If you have time off for the holidays, will you get to spend it doing anything fun? What about your free time this evening—what would make that time feel enjoyable and restorative to you? Here’s an idea: perhaps you need to make sure you have two different kinds of fun.
Here’s what I mean. Let’s say you grab a beer out of the fridge tonight, and sit on the couch with your partner and watch your favourite TV show. You get all of the enjoyment out of that experience right while you’re having it: it’s short-term fun. After the show is over and the beer bottle is empty, your fun is basically over.
But then there’s another way you might choose to spend your free time—let’s call it long-term fun. Maybe you go to the gym, and work on your deadlifts. During each lift, you might not be having much actual fun; those lifts are hard work, and maybe you’ll get fatigued and sore. Or let’s say you decide to bake cookies instead, with your toddler “helping.” Cooking is work, and redirecting a toddler’s energy is more than double the work. Both of these hypothetical evenings are not fun in the same sense as watching your favourite TV show.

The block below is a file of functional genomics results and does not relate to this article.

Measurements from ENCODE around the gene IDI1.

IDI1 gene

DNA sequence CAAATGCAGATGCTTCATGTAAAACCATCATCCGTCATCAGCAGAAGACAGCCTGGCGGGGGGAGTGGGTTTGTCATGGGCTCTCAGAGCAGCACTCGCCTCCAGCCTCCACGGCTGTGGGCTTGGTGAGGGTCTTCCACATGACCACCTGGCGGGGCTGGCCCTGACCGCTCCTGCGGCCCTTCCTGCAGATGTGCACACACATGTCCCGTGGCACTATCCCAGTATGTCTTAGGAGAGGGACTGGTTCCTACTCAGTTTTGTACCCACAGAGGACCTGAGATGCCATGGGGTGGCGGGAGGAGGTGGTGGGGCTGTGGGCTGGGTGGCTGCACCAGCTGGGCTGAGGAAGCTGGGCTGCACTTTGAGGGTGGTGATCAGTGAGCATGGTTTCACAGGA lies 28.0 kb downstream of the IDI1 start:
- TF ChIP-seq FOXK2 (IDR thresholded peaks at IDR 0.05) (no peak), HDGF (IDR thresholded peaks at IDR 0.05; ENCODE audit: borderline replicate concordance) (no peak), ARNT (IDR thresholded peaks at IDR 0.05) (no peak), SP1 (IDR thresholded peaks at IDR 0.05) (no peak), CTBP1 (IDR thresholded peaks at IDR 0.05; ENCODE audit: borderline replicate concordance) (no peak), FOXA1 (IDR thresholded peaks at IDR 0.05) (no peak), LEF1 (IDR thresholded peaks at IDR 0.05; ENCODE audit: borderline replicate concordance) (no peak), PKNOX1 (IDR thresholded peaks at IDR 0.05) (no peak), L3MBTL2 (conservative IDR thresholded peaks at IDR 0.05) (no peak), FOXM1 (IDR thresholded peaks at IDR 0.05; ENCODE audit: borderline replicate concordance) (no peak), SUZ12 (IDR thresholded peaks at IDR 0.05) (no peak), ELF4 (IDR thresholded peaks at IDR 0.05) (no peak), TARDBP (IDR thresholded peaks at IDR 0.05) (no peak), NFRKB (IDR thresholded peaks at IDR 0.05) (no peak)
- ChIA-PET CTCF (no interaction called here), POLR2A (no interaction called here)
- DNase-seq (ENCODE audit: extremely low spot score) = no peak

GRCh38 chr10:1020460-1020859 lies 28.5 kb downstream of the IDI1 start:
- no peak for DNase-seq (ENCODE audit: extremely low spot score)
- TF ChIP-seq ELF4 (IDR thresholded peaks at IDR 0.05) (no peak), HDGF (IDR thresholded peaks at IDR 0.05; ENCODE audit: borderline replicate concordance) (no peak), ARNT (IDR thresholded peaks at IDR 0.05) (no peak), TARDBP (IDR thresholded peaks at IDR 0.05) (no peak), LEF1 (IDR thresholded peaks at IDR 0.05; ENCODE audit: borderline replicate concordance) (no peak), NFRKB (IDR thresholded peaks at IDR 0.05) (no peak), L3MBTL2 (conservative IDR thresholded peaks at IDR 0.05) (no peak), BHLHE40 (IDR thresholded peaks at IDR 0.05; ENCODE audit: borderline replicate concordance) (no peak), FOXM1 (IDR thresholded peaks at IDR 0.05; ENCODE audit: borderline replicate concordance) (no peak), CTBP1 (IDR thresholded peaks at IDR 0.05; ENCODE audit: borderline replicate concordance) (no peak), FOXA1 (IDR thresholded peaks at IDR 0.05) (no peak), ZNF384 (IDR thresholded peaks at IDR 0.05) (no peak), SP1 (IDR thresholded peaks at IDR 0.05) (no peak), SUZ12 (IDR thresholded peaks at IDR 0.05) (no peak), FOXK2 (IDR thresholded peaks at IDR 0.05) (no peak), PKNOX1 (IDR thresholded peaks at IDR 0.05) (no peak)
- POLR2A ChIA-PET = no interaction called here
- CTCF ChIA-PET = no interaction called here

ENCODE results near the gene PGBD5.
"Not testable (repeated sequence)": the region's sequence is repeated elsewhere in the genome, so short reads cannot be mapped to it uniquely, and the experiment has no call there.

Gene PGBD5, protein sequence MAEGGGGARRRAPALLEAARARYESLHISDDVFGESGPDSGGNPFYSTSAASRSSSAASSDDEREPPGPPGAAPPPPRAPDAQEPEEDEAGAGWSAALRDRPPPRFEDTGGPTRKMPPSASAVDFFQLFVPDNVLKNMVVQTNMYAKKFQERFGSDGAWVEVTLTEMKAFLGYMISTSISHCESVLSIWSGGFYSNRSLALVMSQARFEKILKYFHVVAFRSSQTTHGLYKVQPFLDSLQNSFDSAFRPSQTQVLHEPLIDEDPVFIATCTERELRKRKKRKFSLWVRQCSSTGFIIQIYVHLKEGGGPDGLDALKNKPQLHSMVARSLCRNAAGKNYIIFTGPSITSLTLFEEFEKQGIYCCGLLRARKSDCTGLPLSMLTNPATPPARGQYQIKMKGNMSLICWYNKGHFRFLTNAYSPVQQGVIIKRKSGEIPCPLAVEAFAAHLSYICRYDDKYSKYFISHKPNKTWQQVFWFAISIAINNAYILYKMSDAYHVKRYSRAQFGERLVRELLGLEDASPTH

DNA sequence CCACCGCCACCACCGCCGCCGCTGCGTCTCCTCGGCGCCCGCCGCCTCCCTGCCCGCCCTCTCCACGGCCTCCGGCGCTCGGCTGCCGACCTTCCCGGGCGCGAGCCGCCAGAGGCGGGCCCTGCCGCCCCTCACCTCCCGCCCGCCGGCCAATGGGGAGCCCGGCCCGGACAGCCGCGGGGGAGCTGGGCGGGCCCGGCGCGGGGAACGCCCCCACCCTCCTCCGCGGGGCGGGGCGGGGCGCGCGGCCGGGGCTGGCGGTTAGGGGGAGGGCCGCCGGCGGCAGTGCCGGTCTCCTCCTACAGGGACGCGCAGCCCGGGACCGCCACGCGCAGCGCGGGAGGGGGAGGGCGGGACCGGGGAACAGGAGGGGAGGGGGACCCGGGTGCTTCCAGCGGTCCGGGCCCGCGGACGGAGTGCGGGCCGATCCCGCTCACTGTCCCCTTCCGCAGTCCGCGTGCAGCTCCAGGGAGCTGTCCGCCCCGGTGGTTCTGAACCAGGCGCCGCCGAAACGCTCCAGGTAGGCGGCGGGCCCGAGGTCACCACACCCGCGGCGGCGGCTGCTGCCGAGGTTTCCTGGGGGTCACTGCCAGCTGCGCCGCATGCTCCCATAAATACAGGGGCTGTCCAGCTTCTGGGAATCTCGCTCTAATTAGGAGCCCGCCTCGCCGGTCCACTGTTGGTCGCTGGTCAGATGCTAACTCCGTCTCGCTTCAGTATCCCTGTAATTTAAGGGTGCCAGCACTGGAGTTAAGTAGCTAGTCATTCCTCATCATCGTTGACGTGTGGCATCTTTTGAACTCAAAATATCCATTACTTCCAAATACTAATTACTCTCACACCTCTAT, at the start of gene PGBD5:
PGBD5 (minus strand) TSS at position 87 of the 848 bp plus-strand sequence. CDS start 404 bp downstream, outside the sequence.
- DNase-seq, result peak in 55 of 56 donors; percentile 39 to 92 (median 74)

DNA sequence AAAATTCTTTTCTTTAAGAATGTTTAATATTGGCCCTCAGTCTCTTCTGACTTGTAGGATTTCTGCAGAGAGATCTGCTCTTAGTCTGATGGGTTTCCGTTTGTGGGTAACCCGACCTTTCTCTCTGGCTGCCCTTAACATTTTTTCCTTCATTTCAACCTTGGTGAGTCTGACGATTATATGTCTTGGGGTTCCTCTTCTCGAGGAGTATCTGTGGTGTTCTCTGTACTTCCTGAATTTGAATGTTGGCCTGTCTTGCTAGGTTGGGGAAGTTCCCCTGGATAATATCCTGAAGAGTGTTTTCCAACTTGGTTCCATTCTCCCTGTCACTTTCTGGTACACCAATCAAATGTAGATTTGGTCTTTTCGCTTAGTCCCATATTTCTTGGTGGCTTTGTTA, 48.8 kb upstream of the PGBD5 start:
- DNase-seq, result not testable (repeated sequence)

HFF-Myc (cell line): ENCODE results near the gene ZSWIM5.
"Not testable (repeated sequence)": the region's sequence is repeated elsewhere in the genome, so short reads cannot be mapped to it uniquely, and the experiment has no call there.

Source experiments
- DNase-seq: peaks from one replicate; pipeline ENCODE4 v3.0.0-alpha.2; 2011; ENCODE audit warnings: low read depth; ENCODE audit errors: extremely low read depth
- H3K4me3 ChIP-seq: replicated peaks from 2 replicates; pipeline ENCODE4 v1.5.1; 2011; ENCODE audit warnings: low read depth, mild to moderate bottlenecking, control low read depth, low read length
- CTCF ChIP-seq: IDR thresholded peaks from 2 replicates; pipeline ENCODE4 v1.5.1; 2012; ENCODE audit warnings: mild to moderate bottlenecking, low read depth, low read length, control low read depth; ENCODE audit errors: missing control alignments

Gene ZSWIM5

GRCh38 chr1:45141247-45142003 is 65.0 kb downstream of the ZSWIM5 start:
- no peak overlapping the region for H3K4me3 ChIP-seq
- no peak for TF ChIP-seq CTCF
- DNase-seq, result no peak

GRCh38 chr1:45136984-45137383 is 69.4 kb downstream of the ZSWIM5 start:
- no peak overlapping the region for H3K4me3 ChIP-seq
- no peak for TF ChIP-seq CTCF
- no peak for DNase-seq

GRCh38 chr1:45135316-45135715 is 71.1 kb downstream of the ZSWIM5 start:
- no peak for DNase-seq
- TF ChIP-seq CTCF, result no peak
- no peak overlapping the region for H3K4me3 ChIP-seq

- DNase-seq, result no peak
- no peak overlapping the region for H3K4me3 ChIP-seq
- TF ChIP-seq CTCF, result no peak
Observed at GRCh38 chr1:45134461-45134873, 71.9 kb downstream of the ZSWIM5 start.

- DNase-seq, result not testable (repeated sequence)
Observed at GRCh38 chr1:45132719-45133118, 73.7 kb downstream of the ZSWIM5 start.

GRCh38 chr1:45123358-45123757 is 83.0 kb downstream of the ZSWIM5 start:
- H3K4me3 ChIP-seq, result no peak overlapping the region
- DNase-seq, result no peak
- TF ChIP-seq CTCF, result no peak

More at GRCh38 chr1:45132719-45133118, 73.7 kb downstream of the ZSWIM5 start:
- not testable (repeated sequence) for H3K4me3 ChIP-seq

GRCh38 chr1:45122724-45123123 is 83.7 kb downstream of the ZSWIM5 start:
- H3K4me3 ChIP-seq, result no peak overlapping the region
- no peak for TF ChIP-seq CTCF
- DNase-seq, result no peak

But they’re enjoyable in a more long-term sense. You’ll look back fondly on the times you baked cookies with your kid, and you’ll also have a batch of great cookies to show for the experience. If you keep up your gym habit, soon you’ll be lifting more and more, and you’ll be proud of how far you’ve come and how much you can lift. These activities are satisfying, if not exactly fun in the moment.
One theory names these two types of activities casual leisure and serious leisure. I think I’d prefer to call them short-term fun and long-term fun. If you only ever use your free time for things that are enjoyable in the moment, you may end up feeling like you wasted your time. On the flip side, if every spare moment is dedicated to a hobby that is just work in disguise, you’ll start to feel burned out even if all of those projects are worthwhile.
So next time you’re planning out what to do with some time off, make sure you’re accounting for both types of fun. Bake the cookies, but then sit down and eat a few as a family snack. Go to the gym, but then come home and take an excellent bath. Or perhaps you can blend the two types of fun with an activity that leaves you with the lasting knowledge of how to complete a new skill.